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   I played a Carvin Cobalt 900 and was very surprised how well it played and sounded. Korean copy of a Taylor, I'm very sure, and only $800.00 filthy American dollars.

   I would always buy American or Eurpie, maybe Canadian(Geesh, a puck just went by my head), just to support the standard of living.

    Sound is pretty subjective, I don't particularly like Martins even the $8000.00 Clapton guitar, I think it's a blonde/brunette/redhead type discussion!

Yea! Taylor and a Redhead!


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PostPosted: Sat May 06, 2006 1:40 pm 
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Mahogany
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[QUOTE=ToddStock] I think much of the market for expensive CS
Martins, Fenders, Breedloves, etc. is to feed the fantasy that someone
cares - really cares - about how that guitar got built. Maybe I'm just not
feeling it, but I get absolutely no vibe off a Taylor, and only a little from
some of the new Martins. Obviously I'm not alone, or Bob Taylor would
not be lauching a 'hand-built' line to try to grab guys like me.

[/QUOTE]

I think you summed it up pretty well for myself also. I'm not about to
bicker with owners of factoy high end guitars, but I haven't been inspired
by a Martin or Taylor from the ones I've played in my limited experience.
Obviously, they have experience, and the name sells, but I'll save my
nickels and dimes for the underdog.

I just wish there were more performers out there representing the
handbuilt market. But I guess its an easier decision for most when Martin
or Taylor will supply an essentially unlimited number of guitars on the
road...

Don't quote me on this, but I rememeber hearing somewhere that Leo
Kottke brings his Taylor signatures with him on the road, but when he's
as home, he grabs his Olson...


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 Post subject:
PostPosted: Sat May 06, 2006 4:21 pm 
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Brazilian Rosewood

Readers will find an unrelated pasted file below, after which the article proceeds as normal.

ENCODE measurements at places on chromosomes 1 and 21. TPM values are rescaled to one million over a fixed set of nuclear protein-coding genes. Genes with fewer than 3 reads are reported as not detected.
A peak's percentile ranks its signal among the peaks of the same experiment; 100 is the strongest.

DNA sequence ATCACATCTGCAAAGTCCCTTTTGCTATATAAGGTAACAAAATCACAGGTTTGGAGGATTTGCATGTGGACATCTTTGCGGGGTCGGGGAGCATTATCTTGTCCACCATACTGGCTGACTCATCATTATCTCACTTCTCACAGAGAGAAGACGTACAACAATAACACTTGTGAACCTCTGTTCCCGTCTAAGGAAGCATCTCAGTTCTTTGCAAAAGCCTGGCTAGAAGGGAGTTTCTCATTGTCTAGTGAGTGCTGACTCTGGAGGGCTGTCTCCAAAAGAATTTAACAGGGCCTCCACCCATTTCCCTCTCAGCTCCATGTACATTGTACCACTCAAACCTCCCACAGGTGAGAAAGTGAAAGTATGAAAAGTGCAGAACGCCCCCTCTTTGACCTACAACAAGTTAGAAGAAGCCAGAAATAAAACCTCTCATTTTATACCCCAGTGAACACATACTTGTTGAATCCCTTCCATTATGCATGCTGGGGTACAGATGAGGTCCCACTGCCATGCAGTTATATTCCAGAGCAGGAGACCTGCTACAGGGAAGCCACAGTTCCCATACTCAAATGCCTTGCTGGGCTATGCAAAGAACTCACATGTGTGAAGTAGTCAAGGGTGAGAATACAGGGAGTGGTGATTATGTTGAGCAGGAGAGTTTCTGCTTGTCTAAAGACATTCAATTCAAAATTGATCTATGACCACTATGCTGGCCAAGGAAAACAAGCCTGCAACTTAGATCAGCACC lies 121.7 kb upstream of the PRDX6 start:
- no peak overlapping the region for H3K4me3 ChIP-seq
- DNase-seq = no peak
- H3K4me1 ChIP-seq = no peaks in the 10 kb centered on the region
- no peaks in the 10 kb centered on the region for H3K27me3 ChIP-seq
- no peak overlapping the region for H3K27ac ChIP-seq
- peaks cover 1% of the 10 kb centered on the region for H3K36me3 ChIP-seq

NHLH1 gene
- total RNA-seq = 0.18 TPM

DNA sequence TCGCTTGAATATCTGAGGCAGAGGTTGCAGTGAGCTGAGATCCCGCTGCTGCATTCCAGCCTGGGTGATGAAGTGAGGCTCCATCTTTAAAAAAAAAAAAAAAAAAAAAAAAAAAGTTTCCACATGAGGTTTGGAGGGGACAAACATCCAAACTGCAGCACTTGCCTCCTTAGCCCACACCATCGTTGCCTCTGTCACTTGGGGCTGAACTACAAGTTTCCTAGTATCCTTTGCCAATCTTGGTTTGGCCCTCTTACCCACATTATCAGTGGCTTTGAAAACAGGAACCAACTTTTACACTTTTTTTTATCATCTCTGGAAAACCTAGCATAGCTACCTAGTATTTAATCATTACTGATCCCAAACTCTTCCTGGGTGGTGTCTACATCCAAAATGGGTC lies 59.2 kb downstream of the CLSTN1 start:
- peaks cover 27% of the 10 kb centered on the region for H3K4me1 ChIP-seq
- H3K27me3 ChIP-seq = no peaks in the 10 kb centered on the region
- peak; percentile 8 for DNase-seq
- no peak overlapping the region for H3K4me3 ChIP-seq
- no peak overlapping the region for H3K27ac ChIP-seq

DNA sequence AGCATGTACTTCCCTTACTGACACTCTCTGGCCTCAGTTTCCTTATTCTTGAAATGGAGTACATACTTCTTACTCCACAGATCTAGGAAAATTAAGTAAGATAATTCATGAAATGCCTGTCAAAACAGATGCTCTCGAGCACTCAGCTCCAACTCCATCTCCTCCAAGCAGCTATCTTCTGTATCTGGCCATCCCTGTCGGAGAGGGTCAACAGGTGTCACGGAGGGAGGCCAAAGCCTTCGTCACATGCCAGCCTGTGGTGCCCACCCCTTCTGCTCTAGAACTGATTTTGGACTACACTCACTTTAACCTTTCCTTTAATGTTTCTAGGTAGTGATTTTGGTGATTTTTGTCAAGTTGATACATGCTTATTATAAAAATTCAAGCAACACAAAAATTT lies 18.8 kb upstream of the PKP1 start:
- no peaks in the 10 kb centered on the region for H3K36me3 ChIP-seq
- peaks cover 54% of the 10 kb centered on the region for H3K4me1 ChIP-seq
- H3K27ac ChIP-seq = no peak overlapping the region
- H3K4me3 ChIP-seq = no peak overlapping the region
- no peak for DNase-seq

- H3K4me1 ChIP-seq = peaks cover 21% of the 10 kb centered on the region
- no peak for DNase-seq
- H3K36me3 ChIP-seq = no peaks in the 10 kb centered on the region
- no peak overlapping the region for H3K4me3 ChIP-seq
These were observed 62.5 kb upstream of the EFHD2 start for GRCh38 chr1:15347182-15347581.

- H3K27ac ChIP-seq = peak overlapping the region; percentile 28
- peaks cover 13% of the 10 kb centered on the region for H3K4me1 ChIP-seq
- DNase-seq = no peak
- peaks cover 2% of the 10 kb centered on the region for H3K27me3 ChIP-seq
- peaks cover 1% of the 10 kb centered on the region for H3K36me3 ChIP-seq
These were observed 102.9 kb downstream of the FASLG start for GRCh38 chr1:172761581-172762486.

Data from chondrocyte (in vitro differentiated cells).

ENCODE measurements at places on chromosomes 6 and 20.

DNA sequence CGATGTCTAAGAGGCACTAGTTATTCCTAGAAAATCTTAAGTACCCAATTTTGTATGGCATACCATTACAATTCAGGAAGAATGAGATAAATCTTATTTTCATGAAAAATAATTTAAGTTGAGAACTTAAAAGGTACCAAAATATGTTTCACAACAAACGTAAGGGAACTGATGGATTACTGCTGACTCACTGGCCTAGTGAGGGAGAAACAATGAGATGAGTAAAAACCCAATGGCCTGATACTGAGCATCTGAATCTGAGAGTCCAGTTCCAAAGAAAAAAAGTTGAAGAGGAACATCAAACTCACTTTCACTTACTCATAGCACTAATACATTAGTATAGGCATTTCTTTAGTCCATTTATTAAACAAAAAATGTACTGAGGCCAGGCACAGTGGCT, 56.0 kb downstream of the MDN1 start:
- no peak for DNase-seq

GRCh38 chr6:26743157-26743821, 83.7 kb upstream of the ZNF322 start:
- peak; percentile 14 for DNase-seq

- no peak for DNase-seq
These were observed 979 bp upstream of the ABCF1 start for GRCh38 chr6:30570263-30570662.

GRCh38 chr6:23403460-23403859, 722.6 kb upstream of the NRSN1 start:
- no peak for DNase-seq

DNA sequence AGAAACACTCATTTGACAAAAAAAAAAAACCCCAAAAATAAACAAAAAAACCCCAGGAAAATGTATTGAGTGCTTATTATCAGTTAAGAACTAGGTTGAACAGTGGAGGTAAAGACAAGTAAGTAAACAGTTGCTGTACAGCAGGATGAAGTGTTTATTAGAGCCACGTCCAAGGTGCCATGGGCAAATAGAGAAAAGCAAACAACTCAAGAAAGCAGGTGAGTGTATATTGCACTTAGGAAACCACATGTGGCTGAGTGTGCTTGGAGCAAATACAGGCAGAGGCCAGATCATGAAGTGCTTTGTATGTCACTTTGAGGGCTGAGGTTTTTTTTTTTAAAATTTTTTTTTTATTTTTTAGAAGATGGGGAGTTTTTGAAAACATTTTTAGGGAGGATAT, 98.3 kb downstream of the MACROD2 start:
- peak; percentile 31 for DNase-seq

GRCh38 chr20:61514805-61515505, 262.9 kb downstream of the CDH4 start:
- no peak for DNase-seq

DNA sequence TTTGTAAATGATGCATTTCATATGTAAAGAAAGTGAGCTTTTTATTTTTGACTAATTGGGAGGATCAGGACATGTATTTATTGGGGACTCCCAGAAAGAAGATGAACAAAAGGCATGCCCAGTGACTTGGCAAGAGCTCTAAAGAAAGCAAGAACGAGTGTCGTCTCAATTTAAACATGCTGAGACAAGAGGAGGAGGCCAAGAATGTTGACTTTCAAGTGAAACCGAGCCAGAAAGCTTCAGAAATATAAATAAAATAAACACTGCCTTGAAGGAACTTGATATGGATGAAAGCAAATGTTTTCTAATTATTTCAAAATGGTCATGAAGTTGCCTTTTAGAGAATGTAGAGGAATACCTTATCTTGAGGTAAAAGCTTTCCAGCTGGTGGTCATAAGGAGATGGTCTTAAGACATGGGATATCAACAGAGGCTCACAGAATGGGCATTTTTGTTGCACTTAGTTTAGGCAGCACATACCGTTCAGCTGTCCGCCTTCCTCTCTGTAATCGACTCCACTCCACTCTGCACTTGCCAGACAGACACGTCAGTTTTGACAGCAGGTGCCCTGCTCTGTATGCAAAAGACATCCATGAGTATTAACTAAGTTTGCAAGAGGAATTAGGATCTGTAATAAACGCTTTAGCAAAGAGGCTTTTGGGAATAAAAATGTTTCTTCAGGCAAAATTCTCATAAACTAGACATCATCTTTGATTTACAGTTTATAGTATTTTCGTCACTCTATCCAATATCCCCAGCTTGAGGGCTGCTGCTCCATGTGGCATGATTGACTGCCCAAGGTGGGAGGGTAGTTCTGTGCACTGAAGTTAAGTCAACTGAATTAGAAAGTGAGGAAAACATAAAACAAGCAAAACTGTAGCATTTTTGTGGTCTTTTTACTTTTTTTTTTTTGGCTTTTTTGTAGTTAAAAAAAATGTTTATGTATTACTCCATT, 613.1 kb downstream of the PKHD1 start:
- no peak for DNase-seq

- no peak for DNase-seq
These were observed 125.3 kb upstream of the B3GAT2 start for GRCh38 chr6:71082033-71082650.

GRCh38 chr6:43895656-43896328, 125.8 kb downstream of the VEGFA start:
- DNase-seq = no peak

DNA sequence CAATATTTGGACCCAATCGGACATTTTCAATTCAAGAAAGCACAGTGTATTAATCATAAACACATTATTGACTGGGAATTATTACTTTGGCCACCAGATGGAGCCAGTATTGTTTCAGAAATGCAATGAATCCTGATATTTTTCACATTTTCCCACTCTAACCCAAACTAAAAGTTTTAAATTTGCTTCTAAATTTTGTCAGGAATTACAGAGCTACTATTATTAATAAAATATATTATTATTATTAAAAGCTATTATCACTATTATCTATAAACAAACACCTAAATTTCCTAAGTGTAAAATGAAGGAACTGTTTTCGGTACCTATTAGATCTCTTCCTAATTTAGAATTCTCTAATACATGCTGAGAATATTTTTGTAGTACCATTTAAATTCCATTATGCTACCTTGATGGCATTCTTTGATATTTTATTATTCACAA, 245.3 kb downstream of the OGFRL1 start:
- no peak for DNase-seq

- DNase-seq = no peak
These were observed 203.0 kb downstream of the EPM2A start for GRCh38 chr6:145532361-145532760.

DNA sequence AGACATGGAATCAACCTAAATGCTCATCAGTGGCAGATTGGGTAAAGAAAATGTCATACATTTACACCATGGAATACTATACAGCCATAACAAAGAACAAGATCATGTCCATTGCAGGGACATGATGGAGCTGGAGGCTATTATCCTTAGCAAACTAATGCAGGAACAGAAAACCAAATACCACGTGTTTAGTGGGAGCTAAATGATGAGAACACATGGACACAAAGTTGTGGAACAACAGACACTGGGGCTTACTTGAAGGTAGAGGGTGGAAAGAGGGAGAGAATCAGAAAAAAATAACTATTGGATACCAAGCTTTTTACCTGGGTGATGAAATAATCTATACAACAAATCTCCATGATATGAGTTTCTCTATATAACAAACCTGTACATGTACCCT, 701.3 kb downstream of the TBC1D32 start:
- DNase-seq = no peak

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Joined: Wed Jun 22, 2005 10:11 am
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Location: Tampa Bay
First name: Dave
Last Name: Anderson
City: Clearwater
State: Florida
Zip/Postal Code: 33755
Country: United States
[QUOTE=Hesh1956] Yeah you summed it up pretty well for me as well.


Just look at some of the action photos like in our own bios of a luthier or builder actually working on a guitar. Lance's picture comes to mind. A picture like this imparts a great deal more value in my mind than a million dollar CNC machine punching out guitar parts.......



[/QUOTE] YeP, I would agree with that Hesh.A picture like that is much more meaningful.

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PostPosted: Sun May 07, 2006 2:45 pm 
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Cocobolo
Cocobolo

Joined: Fri Nov 04, 2005 1:59 am
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Location: United States
[QUOTE=Hesh1956] Builders like Lance who will make the customer a huge part of the planning process know the value of letting a prospective buyer take psychological ownership of the instrument. Just having the opportunity to pick out your own tonewood, tuners, etc. makes the "buying experience" very personal and endearing as well.

[/QUOTE]

You hit the nail on the head there. The last guitar I completed I let the customer almost build the thing with me. I had him over to ok each step through the process and with each step he got more excited about it. He put the word out and now I'm starting a baritone for a friend of his and may have even another on the back burner.


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PostPosted: Mon May 08, 2006 9:42 am 
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Brazilian Rosewood
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[QUOTE]I'm not alone, or Bob Taylor would not be lauching a 'hand-built' line to try to grab guys like me[/QUOTE]

Bob Taylor ought not ta be grabb'in anybody, in my opinion! Didn't know he was like that!

Billy T38845.7810069444